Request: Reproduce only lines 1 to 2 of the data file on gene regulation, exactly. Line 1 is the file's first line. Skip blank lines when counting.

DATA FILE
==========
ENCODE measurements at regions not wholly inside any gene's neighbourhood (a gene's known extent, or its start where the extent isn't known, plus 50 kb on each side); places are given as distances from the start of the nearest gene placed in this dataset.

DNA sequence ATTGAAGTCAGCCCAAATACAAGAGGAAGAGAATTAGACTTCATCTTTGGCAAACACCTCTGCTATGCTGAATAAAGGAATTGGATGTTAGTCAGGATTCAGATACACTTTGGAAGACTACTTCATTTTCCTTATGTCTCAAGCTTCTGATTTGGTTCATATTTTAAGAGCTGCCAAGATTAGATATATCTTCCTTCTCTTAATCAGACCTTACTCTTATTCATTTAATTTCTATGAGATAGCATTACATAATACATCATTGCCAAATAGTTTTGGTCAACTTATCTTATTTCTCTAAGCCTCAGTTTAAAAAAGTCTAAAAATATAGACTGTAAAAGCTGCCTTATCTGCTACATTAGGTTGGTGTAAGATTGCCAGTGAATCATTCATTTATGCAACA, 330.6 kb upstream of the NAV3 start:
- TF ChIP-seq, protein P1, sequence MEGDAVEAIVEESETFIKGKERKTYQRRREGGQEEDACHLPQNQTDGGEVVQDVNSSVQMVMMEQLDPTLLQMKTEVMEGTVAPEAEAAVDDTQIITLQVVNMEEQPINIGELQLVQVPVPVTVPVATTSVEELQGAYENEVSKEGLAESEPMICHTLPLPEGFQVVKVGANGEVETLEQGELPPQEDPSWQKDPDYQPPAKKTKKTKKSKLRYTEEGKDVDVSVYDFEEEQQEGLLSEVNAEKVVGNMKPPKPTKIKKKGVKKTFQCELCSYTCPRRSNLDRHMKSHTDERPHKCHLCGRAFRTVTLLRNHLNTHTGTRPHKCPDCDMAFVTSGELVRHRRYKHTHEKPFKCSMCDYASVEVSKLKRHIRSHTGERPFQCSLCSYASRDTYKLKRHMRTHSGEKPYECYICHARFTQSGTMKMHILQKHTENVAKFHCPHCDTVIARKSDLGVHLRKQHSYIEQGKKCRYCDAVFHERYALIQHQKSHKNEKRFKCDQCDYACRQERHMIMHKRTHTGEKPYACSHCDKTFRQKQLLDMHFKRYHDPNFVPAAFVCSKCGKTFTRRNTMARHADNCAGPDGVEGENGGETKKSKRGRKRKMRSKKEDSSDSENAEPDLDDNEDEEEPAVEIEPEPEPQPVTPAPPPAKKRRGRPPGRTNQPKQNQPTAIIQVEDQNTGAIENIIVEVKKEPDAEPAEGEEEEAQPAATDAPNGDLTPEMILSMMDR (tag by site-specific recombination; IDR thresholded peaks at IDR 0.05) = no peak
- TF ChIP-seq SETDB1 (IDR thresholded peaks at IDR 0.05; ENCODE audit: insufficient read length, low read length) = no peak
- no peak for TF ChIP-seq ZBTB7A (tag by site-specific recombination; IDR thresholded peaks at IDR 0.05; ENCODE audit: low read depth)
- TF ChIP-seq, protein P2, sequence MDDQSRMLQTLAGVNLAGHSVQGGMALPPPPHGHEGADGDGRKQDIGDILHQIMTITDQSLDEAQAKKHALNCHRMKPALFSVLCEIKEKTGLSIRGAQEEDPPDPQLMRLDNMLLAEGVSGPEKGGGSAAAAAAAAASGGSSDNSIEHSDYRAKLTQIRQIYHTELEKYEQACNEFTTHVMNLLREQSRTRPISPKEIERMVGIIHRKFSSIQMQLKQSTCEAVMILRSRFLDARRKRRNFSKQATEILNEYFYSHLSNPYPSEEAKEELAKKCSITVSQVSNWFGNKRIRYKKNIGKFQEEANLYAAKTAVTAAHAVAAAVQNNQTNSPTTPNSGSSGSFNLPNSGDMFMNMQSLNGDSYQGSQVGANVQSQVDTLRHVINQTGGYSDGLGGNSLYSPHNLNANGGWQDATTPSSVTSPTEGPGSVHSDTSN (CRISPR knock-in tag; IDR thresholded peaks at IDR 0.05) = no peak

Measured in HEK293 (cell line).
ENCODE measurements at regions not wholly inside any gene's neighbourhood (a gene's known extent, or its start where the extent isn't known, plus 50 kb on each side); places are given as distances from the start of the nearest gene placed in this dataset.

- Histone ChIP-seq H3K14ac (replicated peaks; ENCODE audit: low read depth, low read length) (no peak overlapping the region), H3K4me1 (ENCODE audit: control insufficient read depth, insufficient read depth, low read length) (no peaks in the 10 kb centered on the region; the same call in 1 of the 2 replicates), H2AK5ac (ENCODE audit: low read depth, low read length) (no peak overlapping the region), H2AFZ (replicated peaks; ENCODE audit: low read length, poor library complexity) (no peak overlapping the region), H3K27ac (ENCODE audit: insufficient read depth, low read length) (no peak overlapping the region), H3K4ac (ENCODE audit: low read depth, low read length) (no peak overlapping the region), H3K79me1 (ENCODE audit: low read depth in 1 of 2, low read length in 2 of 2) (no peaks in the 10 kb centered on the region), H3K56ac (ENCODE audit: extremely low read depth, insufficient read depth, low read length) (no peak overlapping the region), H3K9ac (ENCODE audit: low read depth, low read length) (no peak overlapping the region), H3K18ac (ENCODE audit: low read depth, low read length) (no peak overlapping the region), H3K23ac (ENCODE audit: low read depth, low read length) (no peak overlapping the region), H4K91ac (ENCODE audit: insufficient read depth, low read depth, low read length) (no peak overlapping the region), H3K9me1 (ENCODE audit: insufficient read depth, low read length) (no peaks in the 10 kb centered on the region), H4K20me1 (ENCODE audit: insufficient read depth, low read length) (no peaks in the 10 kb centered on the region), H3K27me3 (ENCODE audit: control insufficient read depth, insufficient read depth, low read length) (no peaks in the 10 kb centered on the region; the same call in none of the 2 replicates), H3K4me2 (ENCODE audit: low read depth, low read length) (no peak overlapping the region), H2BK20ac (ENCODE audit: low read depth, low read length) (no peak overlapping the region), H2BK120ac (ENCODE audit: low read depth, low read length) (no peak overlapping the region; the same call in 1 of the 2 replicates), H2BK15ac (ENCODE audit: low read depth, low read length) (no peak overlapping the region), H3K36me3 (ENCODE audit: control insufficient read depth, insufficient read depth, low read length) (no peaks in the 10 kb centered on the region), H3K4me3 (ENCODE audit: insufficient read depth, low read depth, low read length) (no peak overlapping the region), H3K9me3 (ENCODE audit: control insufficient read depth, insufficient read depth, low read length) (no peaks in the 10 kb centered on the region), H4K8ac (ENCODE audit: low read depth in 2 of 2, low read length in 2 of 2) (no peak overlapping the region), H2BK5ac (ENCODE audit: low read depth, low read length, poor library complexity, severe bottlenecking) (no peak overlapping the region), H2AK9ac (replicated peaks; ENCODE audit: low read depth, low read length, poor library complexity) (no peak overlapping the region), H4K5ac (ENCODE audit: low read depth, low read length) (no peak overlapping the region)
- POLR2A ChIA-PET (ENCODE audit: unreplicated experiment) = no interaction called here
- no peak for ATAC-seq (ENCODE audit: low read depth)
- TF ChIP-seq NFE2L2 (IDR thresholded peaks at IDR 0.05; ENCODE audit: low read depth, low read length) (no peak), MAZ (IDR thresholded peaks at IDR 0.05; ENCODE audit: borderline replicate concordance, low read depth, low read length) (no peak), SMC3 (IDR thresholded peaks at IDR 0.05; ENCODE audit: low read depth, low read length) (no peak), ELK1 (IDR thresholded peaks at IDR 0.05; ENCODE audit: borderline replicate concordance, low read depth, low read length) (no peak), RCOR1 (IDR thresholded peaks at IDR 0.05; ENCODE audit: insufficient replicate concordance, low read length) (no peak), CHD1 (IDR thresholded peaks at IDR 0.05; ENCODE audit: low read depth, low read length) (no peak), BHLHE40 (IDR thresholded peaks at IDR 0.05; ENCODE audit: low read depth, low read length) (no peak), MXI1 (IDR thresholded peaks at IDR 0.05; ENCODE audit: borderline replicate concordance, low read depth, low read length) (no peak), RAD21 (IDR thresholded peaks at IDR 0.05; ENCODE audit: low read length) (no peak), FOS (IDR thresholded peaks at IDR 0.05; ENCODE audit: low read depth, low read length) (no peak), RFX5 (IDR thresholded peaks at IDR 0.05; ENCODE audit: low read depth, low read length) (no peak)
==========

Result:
ENCODE measurements at regions not wholly inside any gene's neighbourhood (a gene's known extent, or its start where the extent isn't known, plus 50 kb on each side); places are given as distances from the start of the nearest gene placed in this dataset.

DNA sequence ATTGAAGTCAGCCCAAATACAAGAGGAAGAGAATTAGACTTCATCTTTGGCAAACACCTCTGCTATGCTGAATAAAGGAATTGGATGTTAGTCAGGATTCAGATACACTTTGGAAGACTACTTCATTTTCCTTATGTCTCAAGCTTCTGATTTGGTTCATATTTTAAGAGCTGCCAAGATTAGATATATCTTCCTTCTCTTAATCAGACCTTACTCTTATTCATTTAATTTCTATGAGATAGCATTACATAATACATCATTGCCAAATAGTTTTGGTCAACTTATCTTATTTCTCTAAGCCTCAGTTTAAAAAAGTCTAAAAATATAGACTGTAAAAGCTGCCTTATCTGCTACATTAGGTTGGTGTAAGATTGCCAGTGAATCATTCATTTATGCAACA, 330.6 kb upstream of the NAV3 start: